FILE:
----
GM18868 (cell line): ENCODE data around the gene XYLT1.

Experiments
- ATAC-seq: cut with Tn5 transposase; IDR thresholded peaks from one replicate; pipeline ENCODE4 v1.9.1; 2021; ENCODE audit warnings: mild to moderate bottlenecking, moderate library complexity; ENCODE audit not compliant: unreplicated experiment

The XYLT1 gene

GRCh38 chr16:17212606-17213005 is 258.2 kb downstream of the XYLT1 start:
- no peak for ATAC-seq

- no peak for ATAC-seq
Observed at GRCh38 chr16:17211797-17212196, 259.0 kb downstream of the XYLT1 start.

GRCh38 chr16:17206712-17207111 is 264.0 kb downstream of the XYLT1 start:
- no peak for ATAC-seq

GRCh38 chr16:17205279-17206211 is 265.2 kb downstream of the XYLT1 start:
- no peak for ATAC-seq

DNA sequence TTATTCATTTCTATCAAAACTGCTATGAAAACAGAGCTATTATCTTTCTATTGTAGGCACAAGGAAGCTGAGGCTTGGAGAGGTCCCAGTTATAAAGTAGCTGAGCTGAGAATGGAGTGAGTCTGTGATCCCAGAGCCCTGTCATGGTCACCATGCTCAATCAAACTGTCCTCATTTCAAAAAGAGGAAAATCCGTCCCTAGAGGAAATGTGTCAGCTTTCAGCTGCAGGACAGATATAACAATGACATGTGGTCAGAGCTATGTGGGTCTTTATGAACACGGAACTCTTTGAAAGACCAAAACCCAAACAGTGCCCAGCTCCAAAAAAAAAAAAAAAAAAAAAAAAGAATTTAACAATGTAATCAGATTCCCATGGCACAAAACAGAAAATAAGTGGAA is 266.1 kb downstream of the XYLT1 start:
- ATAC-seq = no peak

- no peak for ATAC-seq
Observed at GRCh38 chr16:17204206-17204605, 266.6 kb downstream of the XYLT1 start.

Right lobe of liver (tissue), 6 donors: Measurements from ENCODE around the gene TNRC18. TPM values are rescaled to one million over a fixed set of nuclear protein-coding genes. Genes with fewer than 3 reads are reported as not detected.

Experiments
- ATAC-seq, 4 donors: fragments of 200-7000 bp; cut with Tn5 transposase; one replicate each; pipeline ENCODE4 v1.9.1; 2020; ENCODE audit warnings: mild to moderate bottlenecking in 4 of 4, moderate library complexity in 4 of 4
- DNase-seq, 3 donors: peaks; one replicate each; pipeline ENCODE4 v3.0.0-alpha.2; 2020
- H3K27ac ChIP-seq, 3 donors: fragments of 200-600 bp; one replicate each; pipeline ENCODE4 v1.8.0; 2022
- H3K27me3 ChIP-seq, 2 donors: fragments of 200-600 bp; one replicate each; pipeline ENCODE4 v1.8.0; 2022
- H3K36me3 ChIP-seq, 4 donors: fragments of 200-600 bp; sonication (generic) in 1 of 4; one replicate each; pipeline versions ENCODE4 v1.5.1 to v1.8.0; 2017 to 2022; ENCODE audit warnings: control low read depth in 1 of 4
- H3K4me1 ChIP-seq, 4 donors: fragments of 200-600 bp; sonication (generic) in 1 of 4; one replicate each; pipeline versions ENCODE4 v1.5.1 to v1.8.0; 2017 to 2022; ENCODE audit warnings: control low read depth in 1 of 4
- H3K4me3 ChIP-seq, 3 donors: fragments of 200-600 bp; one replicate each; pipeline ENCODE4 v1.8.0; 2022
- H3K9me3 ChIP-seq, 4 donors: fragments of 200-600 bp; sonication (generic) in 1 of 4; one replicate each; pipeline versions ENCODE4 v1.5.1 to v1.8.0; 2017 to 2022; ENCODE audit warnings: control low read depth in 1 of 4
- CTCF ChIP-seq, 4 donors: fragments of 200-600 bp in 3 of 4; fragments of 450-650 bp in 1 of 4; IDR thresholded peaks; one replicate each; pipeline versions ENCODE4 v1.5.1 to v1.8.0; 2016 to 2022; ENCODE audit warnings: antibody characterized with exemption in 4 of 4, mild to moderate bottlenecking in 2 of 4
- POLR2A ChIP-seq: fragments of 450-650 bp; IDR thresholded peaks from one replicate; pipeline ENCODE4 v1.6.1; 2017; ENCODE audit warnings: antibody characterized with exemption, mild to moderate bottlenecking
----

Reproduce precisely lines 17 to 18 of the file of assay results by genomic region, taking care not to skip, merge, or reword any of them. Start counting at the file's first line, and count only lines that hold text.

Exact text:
Right lobe of liver (tissue), 6 donors: Measurements from ENCODE around the gene TNRC18. TPM values are rescaled to one million over a fixed set of nuclear protein-coding genes. Genes with fewer than 3 reads are reported as not detected.

Experiments